For the second day in a row, Saint John police are warning people not to give out any personal information over the phone.
The latest scam involves calls from people claiming they represent Service Canada and the Saint John Police Force, Jim Hennessy, communications manager with force, said Friday.
“The scammers are telling people their social insurance card may been compromised, thousands of dollars may have been stolen, and they need the phone number for the SJPF to confirm their identity.”
Hennessy said the scammers put the residents on hold and then call from another line, which shows up as the non-emergency number for the police force.
SJPF receiving calls from residents Border Security is contacting them in relation to a matter with their SIN Card. Person is then asked to purchase Google Playstore gift cards, scratch them and give them the codes. This is a SCAM. Always protect your identity. Be safe. <a href=”https://t.co/GzRHVOmwpD”>pic.twitter.com/GzRHVOmwpD</a>
“They provide a fake name and a badge number and instruct the person to then deposit cash into a bitcoin machine that they will be refunded and someone will be in touch to provide them with a new social insurance number.”
“Unfortunately, none of those things ever happen.”
He added no one from the police force would ever call a homeowner to verify personal information or threaten possible charges.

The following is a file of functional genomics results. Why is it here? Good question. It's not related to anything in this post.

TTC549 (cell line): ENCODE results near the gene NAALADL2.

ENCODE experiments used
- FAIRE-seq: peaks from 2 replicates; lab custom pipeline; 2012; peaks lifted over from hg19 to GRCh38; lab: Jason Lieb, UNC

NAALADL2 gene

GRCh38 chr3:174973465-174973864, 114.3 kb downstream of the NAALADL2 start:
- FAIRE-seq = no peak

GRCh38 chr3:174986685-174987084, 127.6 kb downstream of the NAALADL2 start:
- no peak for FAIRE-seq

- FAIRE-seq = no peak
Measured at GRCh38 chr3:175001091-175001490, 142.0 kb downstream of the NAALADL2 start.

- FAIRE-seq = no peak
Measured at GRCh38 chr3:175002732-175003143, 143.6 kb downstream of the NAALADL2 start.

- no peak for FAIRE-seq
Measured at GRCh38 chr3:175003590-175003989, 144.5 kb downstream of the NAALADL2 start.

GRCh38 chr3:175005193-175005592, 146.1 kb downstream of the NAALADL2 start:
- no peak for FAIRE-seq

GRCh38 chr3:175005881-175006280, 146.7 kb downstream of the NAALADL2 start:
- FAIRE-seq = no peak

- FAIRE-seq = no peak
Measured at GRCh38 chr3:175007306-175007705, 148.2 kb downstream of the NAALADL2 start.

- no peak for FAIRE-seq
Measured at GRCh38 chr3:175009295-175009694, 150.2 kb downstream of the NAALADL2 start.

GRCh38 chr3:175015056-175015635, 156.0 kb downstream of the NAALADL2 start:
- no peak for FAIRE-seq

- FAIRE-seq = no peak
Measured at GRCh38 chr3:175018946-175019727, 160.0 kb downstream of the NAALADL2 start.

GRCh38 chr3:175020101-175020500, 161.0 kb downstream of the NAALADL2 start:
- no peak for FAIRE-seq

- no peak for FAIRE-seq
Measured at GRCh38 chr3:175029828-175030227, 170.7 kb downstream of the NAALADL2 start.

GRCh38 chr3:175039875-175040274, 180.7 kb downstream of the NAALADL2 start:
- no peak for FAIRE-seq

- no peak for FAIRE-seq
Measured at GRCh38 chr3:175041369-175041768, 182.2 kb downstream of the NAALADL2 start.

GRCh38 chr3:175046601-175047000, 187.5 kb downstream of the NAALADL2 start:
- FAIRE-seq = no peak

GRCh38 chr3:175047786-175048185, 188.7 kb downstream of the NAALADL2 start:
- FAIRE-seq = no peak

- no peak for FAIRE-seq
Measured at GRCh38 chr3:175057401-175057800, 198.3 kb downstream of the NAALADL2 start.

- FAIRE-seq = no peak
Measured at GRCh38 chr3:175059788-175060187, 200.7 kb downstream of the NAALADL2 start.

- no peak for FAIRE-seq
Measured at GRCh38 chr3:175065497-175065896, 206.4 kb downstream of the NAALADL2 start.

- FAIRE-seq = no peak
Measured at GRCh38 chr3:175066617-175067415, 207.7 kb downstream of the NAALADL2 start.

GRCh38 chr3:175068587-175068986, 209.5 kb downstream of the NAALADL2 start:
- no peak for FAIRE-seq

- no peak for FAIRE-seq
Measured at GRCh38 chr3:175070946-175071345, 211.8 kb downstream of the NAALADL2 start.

“Again, when it comes to your personal information, be very careful with anyone that you’re dealing with.”
Hennessy said if a red flag comes up when you’re speaking with someone, hang up immediately and call the agency the person claims they are with to verify.
Preying on job seekers
On Thursday, the police force issued a warning after complaints were received about an employment scam.
“Unfortunately, again the scammers are working diligently trying to get people’s personal information.”
Hennessy said that with this scam, an alleged employer contacts potential employees who have placed resumés online, makes a job offer and conducts an online interview.
The employer asks for personal information, and when it’s provided, the person is ‘hired’ on a probationary basis. The employer clams that because of COVID-19 limitations, the new hire must use their own bank accounts to manage financial transactions for the company.
The employee receives money from the employer by e-transfer, wire or cheque and is told to send it to a client by bitcoin, gift card or other means.
Never agree to transfer money
But the money the employee receives turns out to be from compromised accounts or other fraud victims, so the bank account may be locked down.
Because of COVID-19 job losses, some people looking for work will consider any opportunity that comes along.
“Anytime someone asks you to hang onto money, transfer money, buy them a gift card, anything along that line, that should be an automatic red flag,” Hennessy said.
He said police are continuing to investigate a number of complaints.
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